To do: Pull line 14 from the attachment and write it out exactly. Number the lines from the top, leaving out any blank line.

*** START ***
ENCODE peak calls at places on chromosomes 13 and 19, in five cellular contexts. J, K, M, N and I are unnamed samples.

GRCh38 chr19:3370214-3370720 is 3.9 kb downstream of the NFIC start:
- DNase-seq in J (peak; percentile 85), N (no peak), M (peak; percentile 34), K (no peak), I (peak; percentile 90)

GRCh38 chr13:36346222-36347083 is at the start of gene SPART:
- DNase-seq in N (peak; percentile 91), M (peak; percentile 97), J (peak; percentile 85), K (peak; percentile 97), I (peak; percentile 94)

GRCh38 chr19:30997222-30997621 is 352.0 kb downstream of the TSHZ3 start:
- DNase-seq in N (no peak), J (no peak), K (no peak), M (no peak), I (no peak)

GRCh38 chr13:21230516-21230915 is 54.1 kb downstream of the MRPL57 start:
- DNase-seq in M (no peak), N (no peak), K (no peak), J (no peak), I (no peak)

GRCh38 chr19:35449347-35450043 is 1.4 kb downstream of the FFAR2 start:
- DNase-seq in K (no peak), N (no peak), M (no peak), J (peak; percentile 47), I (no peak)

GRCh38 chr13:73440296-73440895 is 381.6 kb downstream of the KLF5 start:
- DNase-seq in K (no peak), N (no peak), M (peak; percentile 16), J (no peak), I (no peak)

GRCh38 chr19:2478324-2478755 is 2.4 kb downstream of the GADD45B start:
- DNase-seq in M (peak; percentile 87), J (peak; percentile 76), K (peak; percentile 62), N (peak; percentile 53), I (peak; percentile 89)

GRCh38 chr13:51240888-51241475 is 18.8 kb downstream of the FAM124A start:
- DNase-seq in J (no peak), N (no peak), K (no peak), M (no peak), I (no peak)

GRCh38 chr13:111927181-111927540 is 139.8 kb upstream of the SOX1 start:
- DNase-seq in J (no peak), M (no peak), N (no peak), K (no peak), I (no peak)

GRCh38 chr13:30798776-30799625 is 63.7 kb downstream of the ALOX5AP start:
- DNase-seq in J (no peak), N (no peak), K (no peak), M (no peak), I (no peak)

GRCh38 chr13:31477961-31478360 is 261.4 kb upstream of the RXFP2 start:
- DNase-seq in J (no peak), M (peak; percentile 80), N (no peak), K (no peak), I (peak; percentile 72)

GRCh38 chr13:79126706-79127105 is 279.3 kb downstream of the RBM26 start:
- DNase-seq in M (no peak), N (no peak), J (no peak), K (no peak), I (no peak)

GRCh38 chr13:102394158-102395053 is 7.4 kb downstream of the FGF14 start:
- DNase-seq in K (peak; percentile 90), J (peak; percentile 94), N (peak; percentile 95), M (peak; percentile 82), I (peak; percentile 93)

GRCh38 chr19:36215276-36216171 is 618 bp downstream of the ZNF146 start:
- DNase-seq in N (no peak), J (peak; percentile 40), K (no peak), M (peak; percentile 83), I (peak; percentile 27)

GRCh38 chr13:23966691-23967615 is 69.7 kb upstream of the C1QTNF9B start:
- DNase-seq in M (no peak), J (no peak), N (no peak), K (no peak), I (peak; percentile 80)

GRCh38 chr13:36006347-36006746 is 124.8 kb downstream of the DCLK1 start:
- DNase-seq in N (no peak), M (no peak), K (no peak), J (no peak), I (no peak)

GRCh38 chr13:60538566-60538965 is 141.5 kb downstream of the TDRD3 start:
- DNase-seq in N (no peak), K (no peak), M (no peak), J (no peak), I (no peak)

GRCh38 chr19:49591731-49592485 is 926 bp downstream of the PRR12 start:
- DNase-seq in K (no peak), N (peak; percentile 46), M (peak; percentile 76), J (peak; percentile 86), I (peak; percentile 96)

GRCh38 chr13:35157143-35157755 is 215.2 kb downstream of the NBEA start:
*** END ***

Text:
GRCh38 chr19:2478324-2478755 is 2.4 kb downstream of the GADD45B start: